As noted, there wasn't much time to plan for the kind of images we wanted to get from the shoot. I threw together a mood board of images inasmuch as I could in the day or two we had, and we went from there. Kae Kae's comms were great before the shoot, and we had a great shoot on the day, and I’d most certainly recommend any photographer to work with her if there’s a chance to do so. More images will follow in the next few weeks.

Ianthe Rose Cochrane-Stack

(Click on the Image to be taken to the shoot gallery) A very short blog this time. I had the opportunity to join a shoot with Ianthe Rose last week. It was a very last minute thing, but I'm not one to pass up the opportunity to shoot a model like Ianthe. Ianthe is a fabulous model, and great in front of the camera.

I came away with a load of great images, and narrowing it down to the fifteen or sixteen or so I wanted to do post production on was difficult. To be honest though, the selection took more time than the post-production. The images needed hardly any real attention, with most of the changes being tweaks to the image composition, rather than any fixes needed. Ianthe is definitely a model I’d really look forward to photographing again.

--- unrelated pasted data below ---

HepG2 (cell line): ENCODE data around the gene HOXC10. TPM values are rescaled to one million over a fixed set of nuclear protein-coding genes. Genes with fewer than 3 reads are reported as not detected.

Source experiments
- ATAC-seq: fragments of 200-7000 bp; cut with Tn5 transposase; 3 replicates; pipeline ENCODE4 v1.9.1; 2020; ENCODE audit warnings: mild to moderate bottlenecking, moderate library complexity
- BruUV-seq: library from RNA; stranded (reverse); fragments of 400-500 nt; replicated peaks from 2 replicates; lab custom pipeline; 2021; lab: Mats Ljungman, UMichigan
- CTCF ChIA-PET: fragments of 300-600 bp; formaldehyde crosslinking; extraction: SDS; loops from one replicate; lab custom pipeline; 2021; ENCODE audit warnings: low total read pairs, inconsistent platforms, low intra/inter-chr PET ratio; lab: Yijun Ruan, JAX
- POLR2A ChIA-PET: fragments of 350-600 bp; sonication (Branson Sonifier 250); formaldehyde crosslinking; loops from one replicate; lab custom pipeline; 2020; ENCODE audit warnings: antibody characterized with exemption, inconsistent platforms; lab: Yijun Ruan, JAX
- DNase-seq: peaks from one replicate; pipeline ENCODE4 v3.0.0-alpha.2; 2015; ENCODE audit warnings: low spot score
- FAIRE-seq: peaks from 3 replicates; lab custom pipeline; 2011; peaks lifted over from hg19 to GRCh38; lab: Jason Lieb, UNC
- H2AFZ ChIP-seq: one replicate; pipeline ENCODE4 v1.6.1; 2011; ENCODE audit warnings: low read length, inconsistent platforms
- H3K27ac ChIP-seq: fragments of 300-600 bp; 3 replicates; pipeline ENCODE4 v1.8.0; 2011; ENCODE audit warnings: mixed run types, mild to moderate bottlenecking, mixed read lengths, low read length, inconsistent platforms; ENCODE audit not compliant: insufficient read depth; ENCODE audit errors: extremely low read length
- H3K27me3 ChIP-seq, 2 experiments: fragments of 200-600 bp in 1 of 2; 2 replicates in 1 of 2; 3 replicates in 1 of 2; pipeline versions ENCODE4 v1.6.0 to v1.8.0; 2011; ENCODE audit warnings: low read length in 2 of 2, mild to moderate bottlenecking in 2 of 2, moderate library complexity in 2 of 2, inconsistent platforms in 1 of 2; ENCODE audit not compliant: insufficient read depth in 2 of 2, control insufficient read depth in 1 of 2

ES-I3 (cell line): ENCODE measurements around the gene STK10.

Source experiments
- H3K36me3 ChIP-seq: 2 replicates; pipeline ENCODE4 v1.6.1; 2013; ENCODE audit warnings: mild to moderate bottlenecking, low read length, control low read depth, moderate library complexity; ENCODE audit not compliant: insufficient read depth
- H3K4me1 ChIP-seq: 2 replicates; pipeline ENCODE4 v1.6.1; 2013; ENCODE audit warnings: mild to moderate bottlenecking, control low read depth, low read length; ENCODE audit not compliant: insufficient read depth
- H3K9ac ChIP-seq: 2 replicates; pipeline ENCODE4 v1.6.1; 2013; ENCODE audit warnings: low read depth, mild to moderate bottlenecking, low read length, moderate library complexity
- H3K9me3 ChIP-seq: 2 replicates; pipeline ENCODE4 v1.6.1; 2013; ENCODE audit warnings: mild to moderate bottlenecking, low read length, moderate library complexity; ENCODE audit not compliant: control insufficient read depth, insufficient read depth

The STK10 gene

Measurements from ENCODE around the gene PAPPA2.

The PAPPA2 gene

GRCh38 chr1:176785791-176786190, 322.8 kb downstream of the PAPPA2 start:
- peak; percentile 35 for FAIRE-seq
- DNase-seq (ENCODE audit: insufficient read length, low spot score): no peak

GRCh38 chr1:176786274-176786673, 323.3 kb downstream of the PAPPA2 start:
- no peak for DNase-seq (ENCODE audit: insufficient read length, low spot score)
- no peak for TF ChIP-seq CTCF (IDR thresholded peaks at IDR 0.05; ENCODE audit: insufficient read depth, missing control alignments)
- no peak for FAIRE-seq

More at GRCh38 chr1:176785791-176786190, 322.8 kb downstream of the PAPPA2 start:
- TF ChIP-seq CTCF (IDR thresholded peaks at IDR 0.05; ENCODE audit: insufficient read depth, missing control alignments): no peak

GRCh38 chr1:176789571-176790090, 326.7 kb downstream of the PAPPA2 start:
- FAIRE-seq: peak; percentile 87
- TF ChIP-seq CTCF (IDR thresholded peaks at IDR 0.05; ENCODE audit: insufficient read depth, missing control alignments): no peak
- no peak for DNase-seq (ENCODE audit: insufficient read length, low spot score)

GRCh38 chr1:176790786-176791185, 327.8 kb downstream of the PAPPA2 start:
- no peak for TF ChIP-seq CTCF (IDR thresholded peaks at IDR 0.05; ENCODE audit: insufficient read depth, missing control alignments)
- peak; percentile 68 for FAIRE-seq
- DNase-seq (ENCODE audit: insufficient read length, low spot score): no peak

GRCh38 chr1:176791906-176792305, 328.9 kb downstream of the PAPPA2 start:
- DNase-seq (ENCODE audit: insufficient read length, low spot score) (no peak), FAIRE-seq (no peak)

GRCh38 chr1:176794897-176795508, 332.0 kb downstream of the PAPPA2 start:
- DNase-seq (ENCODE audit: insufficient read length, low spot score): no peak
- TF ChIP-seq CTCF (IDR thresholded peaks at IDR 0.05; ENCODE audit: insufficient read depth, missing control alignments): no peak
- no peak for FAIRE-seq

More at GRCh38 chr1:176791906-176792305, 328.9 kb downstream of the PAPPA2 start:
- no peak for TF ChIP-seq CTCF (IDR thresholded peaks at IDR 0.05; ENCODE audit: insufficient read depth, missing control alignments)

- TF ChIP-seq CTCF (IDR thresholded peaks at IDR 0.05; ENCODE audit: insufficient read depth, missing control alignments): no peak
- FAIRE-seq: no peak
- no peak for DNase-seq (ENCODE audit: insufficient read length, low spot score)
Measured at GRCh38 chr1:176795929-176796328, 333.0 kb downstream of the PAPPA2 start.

Darcy Troy

(Click on the Image to be taken to the shoot gallery) Sometimes I'm lucky enough to be asked by a new model if I'll shoot with them. That model might only have one or two shoots, or even one or two images posted. Sometimes, though, I'll see something that makes me think... yes-this could be a productive shoot. Sometimes it works out, and sometimes it doesn't. This was one of the occasions where it worked out magnificently.